The Arab League summit 2023 – here’s what you need to know

This year’s summit took place last Friday in the Saudi Arabian city of Jeddah on the Red Sea.

The Arab League summit 2023 – here’s what you need to know
Egypt's President Abdel Fattah al-Sisi talks with Saudi Arabia's Crown Prince Mohammed bin Salman ahead of the Arab League Summit in Jeddah, Saudi Arabia, May 19, 2023. in this handout picture courtesy of the Egyptian Presidency. The Egyptian Presidency/Handout via Reuters

The backstory: Every year, political leaders meet for the Arab League summit. There are 22 countries in the Arab League, which covers regions in the Middle East and Northern Africa. Back in 2011, Syria’s participation in the Arab League was suspended because of violent suppression of dissent there at the hands of Syrian leader Bashar al-Assad. In Syria, al-Assad has welcomed Russian interference in its civil war, trying to control rebel forces with help from Russian airstrikes.  

More recently: Recently, diplomacy has been taken up a notch in the Middle East. Saudi Arabia and Iran brought back diplomatic ties, and Syria was invited back into the League. But, most Arab states have taken a step back when it comes to the war in Ukraine, staying neutral. Many of them aren’t taking sides, trying to avoid being involved in what they see as a competition between world powers, instead focusing on their own interests. Saudi Arabia has made interesting moves in this conflict, though, both pledging US$400 million in aid to Ukraine and at the same time making deals with Russia in OPEC+ to bring up energy prices.

The development: This year’s summit took place last Friday in the Saudi Arabian city of Jeddah on the Red Sea. Syrian President Bashar al-Assad was welcomed back, but hundreds in the rebel-held northern region of Syria protested being represented by him at the conference. While there, al-Assad said that he hoped his return would show a new phase of peace and prosperity for the Arab states. Ukrainian President Volodymyr Zelenskiy also showed up in a surprise visit, invited by Saudi Crown Prince Mohammed bin Salman (aka MBS). He tried to get more support for Ukraine, bringing up the Middle East’s history of colonization and foreign occupation. He also criticized Iran for supplying Russia with drones, and he outlined his own peace plan to the Arab states.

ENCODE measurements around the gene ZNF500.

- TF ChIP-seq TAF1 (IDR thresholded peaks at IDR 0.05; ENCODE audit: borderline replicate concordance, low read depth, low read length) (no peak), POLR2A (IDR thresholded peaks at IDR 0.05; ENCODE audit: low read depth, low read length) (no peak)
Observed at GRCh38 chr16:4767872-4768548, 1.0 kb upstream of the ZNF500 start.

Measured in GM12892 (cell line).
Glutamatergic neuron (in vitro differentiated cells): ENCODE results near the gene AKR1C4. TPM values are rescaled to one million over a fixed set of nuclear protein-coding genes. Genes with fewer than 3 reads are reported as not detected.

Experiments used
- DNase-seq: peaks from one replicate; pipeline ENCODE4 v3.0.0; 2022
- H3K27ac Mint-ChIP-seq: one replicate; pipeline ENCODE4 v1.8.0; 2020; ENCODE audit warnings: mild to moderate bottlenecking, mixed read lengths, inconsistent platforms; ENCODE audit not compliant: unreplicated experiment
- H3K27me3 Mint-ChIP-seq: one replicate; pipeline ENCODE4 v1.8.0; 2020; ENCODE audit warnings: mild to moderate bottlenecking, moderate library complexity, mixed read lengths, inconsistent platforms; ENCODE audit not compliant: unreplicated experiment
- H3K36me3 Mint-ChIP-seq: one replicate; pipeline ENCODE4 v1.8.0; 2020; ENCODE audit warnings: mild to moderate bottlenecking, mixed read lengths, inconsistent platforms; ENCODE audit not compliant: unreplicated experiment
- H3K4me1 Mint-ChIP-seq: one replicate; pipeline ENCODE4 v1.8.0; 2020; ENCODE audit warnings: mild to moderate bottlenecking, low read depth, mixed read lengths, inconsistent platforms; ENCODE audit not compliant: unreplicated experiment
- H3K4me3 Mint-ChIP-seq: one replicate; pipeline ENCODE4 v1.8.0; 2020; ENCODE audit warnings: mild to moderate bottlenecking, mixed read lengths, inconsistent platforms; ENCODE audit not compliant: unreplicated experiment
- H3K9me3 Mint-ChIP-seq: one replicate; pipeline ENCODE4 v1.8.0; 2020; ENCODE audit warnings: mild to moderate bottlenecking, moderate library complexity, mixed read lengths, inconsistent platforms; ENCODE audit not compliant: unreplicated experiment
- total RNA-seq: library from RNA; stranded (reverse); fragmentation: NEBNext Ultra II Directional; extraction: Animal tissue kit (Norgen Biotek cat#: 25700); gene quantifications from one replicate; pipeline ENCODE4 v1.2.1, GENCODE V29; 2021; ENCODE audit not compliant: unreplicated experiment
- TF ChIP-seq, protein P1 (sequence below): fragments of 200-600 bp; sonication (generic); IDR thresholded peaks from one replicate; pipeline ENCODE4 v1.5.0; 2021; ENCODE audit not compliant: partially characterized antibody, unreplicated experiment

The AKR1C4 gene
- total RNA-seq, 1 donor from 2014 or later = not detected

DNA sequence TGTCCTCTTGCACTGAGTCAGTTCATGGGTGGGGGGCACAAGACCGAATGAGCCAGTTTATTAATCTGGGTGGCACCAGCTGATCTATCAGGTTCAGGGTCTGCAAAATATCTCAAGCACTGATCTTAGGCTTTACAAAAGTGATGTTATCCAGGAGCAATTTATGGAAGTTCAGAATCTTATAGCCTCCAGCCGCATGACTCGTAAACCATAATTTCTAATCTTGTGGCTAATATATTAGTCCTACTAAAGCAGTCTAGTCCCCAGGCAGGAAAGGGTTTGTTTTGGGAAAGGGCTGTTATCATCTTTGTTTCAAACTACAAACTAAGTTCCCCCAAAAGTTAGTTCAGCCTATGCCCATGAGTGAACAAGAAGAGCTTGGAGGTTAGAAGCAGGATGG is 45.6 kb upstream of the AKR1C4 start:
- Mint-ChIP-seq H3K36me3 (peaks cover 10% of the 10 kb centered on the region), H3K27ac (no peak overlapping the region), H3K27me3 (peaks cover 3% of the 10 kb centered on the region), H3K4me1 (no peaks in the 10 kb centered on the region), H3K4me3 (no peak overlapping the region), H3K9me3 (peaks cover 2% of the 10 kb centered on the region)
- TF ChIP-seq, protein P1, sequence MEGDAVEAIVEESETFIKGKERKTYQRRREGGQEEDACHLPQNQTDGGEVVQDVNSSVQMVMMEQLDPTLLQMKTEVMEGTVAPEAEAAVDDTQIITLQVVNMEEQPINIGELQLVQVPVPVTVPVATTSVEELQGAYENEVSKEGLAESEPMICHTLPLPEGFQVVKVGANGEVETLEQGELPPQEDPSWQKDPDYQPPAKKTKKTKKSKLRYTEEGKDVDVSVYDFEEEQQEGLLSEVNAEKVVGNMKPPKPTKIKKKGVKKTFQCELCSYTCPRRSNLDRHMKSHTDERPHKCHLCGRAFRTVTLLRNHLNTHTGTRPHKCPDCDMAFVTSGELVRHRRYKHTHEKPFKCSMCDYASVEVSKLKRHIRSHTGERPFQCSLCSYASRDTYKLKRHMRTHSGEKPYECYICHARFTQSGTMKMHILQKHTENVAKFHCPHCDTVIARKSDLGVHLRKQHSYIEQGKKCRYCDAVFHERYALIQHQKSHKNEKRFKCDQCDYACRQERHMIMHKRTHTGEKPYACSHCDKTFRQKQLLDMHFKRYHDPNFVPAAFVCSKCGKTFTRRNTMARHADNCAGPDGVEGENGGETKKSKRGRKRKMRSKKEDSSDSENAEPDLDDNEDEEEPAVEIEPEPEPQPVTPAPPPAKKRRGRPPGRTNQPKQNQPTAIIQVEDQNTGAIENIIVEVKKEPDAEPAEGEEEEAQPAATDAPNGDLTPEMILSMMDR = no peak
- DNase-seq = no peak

Key comments:

“All Arab countries have excellent relations with Ukraine that predate this crisis, and likewise we are eager to preserve our relationships with Russia," said Saudi foreign minister Prince Faisal bin Farhan at a news conference after the summit. “There is a war that we have to find a way to end, and that won’t happen without being open to hearing all parties and all voices.”

“I hope that it marks the beginning of a new phase of Arab action for solidarity among us, for peace in our region, development and prosperity instead of war and destruction,” said Syrian leader Bashar al-Assad at the summit.

“Saudi Arabia’s push to bring Syria back into the fold is part of a broader shift in the kingdom’s approach to regional politics,” said Torbjorn Soltvedt, a Mideast analyst at the risk intelligence company Verisk Maplecroft. “The previously adventurist foreign policy defined by the Yemen intervention and efforts to confront Iran are now being abandoned in favor of a more cautious approach.”